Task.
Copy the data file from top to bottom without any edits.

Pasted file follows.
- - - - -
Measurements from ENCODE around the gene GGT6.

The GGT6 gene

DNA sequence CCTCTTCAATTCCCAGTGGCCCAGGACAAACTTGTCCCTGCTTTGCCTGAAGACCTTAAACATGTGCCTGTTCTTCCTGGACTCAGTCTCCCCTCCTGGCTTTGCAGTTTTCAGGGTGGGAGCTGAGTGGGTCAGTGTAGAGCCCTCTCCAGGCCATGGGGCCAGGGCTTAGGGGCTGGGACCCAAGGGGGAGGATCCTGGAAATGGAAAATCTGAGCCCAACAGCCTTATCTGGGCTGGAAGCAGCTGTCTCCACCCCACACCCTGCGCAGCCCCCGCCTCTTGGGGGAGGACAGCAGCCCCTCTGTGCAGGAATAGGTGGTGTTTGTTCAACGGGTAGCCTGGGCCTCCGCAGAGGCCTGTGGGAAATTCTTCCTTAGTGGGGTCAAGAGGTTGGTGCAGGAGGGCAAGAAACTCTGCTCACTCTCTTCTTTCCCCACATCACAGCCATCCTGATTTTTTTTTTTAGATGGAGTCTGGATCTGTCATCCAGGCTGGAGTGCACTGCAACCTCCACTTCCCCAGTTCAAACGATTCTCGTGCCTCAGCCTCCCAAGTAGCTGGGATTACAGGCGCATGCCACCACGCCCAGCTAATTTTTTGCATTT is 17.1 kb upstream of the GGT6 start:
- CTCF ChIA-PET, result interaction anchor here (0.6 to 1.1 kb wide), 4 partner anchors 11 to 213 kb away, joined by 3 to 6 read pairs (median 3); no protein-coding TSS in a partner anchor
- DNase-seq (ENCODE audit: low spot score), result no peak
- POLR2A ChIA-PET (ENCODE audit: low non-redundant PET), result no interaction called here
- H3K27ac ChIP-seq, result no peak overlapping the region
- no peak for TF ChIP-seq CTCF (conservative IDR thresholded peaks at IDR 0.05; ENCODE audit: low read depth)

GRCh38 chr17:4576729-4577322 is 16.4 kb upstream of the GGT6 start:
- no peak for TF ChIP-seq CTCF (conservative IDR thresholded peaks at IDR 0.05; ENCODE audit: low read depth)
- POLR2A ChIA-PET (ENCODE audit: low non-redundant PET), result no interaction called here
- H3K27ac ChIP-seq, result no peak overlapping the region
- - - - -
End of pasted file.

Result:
Measurements from ENCODE around the gene GGT6.

The GGT6 gene

DNA sequence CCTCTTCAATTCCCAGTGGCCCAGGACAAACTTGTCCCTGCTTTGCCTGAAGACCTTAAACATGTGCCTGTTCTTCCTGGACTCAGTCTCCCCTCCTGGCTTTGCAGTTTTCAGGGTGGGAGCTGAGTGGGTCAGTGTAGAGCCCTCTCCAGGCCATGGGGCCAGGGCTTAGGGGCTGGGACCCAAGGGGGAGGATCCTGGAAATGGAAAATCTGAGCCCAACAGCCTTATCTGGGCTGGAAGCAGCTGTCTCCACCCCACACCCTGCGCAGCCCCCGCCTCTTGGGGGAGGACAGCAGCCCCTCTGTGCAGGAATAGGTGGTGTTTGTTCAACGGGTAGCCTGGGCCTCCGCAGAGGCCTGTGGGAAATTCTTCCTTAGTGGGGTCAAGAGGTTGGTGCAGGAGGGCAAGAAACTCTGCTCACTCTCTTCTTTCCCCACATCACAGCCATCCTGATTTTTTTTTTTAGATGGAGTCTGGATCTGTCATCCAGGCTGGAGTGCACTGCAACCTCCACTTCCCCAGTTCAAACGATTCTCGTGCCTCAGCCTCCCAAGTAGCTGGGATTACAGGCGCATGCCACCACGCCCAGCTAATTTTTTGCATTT is 17.1 kb upstream of the GGT6 start:
- CTCF ChIA-PET, result interaction anchor here (0.6 to 1.1 kb wide), 4 partner anchors 11 to 213 kb away, joined by 3 to 6 read pairs (median 3); no protein-coding TSS in a partner anchor
- DNase-seq (ENCODE audit: low spot score), result no peak
- POLR2A ChIA-PET (ENCODE audit: low non-redundant PET), result no interaction called here
- H3K27ac ChIP-seq, result no peak overlapping the region
- no peak for TF ChIP-seq CTCF (conservative IDR thresholded peaks at IDR 0.05; ENCODE audit: low read depth)

GRCh38 chr17:4576729-4577322 is 16.4 kb upstream of the GGT6 start:
- no peak for TF ChIP-seq CTCF (conservative IDR thresholded peaks at IDR 0.05; ENCODE audit: low read depth)
- POLR2A ChIA-PET (ENCODE audit: low non-redundant PET), result no interaction called here
- H3K27ac ChIP-seq, result no peak overlapping the region